Open guest lecture.
Alphabet Inc. (Google) in Toronto
The arrival of large digital corporations (LDCs) on the urban development scene is a relatively recent phenomenon, which has sparked concerns around data privacy, surveillance, and the implications of new technologies shaping supposedly smart urbanity. In this entry, I will present research that examined what happens when an LDC entered the field of urban development. Specifically, the empirical focus was on Alphabet Inc.'s failed digital city plans for Toronto’s waterfront. It is clear that the arrival of LDCs hardly signifies the sole and simple arrival of new palates of technologies. Rather, LDCs are new players in the field endorsing post-political modes of urban development.
Speaker: Dr. Constance Carr
Dr. Constance Carr is a Senior Research Scientist at the University of Luxembourg and a Visiting Scholar at the CITY Institute, York University. She is currently the PI for "Digital Urban Development - How large digital corporations shape the field of urban governance (DIGI-GOV)” (2021-2025) funded by the Luxembourg National Research Fund. She has published widely, including entries in Regional Studies, Planning Theory & Practice, European Planning Studies, Journal of Transport Geography, Urban Planning, Environment and Planning C. You can also follow her work on Twitter (@urban_unbound) or at https://urbanunbound.blogspot.com.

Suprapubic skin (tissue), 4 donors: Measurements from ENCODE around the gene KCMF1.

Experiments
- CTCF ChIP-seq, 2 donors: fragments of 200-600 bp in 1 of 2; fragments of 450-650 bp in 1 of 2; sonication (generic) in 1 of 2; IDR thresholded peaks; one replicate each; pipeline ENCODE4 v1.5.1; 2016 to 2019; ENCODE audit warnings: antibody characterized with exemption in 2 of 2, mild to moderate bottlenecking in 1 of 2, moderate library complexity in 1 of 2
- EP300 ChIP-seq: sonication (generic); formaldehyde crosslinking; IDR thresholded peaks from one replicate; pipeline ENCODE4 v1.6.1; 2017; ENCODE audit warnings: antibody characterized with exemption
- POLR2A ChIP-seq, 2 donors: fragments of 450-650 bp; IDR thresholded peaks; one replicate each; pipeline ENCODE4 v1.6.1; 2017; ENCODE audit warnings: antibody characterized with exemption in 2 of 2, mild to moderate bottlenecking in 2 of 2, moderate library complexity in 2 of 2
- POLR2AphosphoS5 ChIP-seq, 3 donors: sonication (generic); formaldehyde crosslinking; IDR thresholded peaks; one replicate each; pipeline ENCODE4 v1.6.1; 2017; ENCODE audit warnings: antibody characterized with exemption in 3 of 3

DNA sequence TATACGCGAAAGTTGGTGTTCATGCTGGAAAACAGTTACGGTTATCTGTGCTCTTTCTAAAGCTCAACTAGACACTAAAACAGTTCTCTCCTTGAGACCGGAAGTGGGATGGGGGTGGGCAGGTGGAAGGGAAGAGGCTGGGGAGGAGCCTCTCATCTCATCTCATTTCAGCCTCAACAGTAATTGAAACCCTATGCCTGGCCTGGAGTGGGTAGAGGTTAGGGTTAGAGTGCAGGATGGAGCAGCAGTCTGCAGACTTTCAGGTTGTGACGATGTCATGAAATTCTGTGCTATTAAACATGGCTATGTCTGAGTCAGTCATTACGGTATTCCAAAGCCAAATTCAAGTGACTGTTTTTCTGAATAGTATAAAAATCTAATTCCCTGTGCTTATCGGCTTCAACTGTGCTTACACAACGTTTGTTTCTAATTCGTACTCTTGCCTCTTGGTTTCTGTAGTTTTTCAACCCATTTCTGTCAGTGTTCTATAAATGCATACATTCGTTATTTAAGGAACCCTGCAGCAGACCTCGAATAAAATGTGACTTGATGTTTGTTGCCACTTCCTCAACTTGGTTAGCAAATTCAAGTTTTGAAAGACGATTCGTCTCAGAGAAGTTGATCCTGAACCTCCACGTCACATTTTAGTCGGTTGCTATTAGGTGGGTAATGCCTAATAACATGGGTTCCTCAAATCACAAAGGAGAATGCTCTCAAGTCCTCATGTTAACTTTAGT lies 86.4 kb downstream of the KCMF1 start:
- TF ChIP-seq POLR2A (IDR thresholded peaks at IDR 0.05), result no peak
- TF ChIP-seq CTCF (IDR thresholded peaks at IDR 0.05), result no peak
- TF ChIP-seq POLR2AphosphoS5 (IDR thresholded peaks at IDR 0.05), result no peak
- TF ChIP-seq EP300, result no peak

Commoning the ‘Smart City’ in Barcelona
There is a well-established consensus amongst critical scholars, activists, and, increasingly by the general public, that the Smart City practices are generating a new spatial fix for (tech) capital and depoliticise urban redevelopment and environmental management. Against this backdrop, Barcelona has attempted in the last years to harness digital platform technologies to enhance participative democracy and its agenda to secure technological sovereignty and digital rights for its citizens. In doing so, it has aimed to build a tech ecosystem that does not respond to corporate digital capitalism needs. This strategy's central tool has been the multi-purpose platform Decidim, built on FOSS and transparent and inclusive ethical principles. This paper explores the Decidim ecosystem – the network of developers, research centres, maintainers, advocates and activists, and city administrators – in Barcelona and beyond to establish the long term connections, the affordance and limitations of such initiative concerning its replication and scalability elsewhere. Thus, reflecting on its potential in challenging mainstream strategies.
Speaker: Dr. Ramon Ribera Fumaz
Ramon obtained a MA in Economy, Society and Space, and a PhD in Geography from The University of Manchester. After a couple of years at the Institute for Advanced Studies of Lancaster University, he came back to Barcelona in 2007 as an Associate Professor at the Economics and Business Department and the Internet Interdisciplinary Insititute at Universitat Oberta de Catalunya. He is the founding director of the Urban Transformation and Global Change Laboratory (TURBA) in 2015.